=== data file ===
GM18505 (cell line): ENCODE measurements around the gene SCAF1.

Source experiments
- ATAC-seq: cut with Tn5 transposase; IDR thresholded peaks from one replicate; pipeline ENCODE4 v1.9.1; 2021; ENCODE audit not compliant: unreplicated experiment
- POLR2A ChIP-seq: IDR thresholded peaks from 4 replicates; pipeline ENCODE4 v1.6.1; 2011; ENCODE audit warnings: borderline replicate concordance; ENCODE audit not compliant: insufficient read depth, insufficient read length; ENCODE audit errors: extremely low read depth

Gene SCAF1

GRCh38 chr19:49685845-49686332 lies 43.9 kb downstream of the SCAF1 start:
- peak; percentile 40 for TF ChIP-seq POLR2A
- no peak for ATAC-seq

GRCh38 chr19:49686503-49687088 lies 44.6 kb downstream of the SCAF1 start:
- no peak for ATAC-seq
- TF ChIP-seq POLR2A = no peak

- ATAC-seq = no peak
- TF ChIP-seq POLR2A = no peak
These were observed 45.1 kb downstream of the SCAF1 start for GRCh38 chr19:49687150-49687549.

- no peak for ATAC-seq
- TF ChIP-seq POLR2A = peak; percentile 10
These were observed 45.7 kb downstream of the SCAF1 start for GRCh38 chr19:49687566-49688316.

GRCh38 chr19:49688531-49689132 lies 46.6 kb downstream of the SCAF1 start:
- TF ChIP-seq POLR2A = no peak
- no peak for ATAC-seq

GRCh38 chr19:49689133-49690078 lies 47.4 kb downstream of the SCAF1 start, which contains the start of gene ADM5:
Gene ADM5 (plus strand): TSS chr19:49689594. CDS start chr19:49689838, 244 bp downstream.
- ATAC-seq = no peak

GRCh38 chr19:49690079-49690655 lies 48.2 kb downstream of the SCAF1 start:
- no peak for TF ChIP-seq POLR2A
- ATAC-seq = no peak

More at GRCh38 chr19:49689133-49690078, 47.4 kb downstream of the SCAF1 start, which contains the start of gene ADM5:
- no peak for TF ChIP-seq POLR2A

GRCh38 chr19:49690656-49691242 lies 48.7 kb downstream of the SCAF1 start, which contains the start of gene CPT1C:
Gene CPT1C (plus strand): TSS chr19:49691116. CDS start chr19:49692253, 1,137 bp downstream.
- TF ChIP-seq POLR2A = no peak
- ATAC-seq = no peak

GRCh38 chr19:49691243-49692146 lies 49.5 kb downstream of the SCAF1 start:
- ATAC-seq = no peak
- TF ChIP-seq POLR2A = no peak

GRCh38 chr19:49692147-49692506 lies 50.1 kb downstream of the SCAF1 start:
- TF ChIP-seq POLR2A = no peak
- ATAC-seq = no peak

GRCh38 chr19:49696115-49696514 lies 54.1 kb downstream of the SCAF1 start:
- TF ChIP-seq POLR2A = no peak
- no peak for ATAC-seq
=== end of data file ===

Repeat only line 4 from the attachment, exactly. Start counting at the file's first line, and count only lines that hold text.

- POLR2A ChIP-seq: IDR thresholded peaks from 4 replicates; pipeline ENCODE4 v1.6.1; 2011; ENCODE audit warnings: borderline replicate concordance; ENCODE audit not compliant: insufficient read depth, insufficient read length; ENCODE audit errors: extremely low read depth